If you’re not familiar with Howard Tate, he had three Top 20 Rhythm and Blues Albums in the 1960s and 1970s.  Rory had always wondered what happened to Mr. Tate.  Turns out he became a minister and, to our luck, had returned to the recording studio just one year before the show.  If you have the chance, I’d recommend checking him out.  It was a great show!

Montreal Marathon, September 11, 2005

The Montreal Marathon was an interesting race.  There were 5,000 diverse participants: some walking, some running; some in wheelchairs, some on bicycles, some on skateboards; some with rollerblades and even some with dogs.  The race would start at the Jacques Cartier Bridge and end at the Olympic Stadium.

I was in great shape for this marathon.  Getting right to the result, I improved my time by about 17 minutes, finishing in 5 hours and 13 minutes.  Although my experience at the event was much different than my past marathons, having been raised in Quebec, it was nice to get back to the province and visit Montreal.

Also unlike my past marathons, what we did around the event was much more relaxed.  While we did have my regular post-race dinner, it was in a quiet basement bar in Old Montreal.  Actually, it was so quiet that only one other couple was there.  We sat in a round, red leather booth and listened to a young man sing the blues.  Since there were so few of us, we invited him to join us at our table to talk.  We learned that in addition to being a blues singer, he was a boxer, and he wasn’t sure which talent he should cultivate.  As I write this, I wonder which path that interesting young man chose…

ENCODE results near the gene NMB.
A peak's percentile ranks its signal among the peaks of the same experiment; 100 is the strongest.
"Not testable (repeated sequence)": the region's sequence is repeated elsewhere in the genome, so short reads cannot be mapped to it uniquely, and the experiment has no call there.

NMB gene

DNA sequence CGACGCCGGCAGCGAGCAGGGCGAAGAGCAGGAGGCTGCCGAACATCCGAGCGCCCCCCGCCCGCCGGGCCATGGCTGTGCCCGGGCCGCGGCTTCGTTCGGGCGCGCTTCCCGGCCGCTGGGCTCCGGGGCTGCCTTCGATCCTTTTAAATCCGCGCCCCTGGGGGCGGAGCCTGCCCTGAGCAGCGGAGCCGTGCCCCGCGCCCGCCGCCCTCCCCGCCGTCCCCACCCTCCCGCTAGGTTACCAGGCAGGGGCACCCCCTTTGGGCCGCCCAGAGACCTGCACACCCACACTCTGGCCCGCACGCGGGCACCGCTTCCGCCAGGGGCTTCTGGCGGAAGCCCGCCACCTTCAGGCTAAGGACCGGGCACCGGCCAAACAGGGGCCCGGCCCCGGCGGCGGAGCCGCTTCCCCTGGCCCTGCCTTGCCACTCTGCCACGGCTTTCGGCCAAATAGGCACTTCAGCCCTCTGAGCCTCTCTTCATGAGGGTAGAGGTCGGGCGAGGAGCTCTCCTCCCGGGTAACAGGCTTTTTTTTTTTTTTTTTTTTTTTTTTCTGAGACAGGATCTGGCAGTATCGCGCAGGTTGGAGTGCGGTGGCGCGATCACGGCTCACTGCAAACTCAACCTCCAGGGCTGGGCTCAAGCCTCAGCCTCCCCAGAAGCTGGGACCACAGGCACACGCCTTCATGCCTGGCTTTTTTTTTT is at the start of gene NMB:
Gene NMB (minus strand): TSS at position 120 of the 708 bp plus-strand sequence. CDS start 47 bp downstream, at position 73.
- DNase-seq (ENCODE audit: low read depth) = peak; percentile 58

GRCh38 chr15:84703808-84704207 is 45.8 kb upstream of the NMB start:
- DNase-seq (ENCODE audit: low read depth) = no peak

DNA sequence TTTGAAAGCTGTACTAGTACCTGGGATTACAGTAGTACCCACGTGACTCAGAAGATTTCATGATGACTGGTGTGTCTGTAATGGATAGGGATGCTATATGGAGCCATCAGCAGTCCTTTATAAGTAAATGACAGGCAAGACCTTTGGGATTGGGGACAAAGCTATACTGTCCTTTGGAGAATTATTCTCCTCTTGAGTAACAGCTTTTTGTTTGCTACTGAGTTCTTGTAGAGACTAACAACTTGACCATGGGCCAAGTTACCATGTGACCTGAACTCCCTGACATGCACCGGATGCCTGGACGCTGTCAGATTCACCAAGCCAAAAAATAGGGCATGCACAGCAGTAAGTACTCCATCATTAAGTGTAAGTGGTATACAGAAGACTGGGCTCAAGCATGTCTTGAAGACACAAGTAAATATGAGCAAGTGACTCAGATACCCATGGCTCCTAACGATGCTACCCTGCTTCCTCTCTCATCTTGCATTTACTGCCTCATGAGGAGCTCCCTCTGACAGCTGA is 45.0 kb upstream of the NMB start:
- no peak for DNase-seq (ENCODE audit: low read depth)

Austin Marathon, February 19, 2006

When you think of dressing for a marathon in Texas, do woolly hats, gloves, and wind breakers come to mind?  Well, funny enough, the Austin Marathon was the only one I participated in where I had to dress up in warmer clothes.  In fact, it was so cold that they even opened up a building for runners to stay warm in before the race!

In order to get to the starting line of this marathon, participants would have to be bussed in.  Given the cold, for the bus that I was on, our driver didn’t know how to get rid of the frost on the windshield and had to call in for help.  Thinking about it now, maybe I should have offered my assistance as an experienced Canadian!  Anyway, after that got sorted out and we were en route, I saw numerous people slip on metal grates and fall head over heels.  I thought to myself: I guess they’re not as used to frost and ice in Texas as we are in Canada!

Another highlight was that as we were waiting to start the race, a deer came running through the crowd.  As you can tell, there were numerous pre-race oddities!  But neither the weird events nor the cold fazed me as I completed my best marathon ever at 5 hours and 10 minutes.